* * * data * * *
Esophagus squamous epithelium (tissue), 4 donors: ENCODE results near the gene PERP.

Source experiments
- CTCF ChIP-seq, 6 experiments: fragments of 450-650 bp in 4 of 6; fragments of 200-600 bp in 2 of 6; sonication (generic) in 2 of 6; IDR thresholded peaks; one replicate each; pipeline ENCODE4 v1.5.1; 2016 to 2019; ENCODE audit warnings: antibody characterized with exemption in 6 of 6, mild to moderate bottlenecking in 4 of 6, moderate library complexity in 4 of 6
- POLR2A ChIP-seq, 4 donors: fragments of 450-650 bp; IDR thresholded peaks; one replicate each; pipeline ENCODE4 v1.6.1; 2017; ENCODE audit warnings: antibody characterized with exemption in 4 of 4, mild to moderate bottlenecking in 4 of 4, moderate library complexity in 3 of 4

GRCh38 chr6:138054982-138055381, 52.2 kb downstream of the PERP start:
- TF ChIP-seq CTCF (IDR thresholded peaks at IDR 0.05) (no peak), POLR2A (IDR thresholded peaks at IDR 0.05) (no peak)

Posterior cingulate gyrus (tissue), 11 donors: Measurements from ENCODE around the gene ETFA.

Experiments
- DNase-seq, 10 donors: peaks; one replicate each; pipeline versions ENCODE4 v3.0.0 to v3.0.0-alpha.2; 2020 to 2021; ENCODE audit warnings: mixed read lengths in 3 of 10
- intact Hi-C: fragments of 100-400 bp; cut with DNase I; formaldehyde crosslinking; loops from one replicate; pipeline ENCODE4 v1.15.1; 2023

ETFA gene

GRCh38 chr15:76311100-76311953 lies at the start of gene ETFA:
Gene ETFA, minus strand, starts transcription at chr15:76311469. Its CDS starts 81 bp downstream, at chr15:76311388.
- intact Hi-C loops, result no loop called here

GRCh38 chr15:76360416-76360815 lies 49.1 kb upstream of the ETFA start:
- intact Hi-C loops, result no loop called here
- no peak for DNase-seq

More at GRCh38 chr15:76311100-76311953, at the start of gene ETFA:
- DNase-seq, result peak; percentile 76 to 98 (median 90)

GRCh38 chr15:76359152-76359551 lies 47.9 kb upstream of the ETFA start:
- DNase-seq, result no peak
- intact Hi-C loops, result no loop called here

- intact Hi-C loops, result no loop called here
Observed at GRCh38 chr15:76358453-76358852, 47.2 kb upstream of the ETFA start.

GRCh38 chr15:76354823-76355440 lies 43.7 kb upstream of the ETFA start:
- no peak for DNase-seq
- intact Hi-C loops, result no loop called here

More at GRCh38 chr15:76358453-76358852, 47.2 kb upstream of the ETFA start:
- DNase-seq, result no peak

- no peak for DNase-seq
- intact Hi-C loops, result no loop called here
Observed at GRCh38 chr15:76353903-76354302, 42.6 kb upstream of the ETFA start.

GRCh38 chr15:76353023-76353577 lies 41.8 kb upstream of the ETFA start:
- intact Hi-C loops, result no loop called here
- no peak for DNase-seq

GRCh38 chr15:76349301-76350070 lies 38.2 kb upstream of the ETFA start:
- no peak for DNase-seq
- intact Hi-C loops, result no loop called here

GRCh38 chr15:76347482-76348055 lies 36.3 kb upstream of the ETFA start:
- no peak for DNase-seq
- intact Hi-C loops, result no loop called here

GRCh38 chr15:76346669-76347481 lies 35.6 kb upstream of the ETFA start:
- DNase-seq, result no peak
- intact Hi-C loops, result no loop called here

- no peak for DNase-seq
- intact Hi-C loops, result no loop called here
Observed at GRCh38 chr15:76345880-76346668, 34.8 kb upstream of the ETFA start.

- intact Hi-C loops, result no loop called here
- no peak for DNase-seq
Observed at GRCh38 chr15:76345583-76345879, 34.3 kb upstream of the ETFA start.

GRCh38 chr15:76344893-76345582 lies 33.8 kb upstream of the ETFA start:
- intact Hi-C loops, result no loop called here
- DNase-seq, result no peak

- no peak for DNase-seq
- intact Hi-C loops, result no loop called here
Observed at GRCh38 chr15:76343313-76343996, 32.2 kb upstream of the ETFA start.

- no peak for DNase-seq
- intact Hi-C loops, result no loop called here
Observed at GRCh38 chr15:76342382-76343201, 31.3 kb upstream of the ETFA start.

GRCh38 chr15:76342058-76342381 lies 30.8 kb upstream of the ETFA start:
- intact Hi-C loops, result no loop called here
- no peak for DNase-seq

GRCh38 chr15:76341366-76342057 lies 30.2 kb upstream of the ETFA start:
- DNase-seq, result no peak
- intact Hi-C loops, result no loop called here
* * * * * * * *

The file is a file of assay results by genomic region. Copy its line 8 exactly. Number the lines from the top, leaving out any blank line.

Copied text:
Experiments